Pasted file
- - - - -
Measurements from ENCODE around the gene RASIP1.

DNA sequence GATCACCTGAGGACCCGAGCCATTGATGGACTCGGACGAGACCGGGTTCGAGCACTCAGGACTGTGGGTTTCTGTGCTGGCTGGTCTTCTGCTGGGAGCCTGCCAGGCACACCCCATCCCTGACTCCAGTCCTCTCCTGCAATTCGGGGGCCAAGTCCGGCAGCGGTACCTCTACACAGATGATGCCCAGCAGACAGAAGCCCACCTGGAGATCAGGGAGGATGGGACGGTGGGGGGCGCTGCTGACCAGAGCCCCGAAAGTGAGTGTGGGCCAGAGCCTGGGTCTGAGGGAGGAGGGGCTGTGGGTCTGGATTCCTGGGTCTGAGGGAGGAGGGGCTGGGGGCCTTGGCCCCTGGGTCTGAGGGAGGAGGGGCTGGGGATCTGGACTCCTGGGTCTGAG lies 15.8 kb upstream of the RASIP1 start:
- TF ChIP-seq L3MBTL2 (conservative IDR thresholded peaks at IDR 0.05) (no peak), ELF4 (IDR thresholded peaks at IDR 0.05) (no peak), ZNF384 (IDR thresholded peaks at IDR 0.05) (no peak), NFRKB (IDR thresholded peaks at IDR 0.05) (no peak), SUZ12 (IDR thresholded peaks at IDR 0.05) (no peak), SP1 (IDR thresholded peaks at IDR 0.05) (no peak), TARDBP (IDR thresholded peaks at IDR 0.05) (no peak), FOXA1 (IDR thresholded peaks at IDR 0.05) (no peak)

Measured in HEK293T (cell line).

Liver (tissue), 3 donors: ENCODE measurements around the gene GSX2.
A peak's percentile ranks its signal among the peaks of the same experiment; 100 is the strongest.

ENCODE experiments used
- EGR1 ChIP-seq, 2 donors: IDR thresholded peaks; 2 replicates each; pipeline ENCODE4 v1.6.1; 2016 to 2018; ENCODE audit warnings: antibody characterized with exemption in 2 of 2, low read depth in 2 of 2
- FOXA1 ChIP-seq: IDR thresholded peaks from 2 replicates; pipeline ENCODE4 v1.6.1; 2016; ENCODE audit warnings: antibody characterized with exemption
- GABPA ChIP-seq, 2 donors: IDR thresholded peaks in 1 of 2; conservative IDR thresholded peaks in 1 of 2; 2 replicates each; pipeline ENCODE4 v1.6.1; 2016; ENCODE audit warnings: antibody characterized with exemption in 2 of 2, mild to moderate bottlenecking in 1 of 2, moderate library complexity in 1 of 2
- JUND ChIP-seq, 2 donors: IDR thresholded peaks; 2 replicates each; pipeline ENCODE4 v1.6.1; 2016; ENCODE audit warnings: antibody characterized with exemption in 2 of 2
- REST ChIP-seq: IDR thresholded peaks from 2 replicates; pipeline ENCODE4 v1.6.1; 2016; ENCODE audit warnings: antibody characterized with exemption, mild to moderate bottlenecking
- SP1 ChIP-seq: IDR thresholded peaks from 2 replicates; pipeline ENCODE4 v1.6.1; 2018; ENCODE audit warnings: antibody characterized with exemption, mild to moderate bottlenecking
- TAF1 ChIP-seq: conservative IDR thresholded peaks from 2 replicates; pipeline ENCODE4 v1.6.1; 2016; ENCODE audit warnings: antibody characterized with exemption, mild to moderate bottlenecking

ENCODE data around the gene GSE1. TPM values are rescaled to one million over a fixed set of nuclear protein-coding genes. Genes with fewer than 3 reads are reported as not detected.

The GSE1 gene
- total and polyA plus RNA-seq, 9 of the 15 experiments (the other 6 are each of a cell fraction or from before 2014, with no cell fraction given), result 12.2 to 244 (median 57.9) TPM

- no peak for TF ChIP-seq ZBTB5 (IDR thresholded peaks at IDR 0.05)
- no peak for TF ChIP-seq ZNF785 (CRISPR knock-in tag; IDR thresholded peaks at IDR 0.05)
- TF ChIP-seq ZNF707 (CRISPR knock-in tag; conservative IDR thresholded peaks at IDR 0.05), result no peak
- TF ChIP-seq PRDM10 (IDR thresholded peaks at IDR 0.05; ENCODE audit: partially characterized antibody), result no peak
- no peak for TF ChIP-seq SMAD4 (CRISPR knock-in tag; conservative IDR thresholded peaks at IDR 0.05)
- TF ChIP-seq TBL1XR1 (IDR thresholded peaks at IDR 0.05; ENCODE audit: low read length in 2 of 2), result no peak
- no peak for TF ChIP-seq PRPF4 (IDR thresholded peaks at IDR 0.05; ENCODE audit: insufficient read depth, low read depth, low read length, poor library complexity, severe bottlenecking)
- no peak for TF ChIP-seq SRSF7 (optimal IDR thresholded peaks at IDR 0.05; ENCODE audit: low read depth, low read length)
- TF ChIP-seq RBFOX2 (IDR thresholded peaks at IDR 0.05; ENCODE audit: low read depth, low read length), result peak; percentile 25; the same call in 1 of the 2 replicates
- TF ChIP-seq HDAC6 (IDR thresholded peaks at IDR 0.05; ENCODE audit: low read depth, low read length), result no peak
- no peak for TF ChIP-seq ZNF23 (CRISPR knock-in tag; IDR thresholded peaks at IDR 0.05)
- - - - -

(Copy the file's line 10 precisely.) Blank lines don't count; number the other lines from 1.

- GABPA ChIP-seq, 2 donors: IDR thresholded peaks in 1 of 2; conservative IDR thresholded peaks in 1 of 2; 2 replicates each; pipeline ENCODE4 v1.6.1; 2016; ENCODE audit warnings: antibody characterized with exemption in 2 of 2, mild to moderate bottlenecking in 1 of 2, moderate library complexity in 1 of 2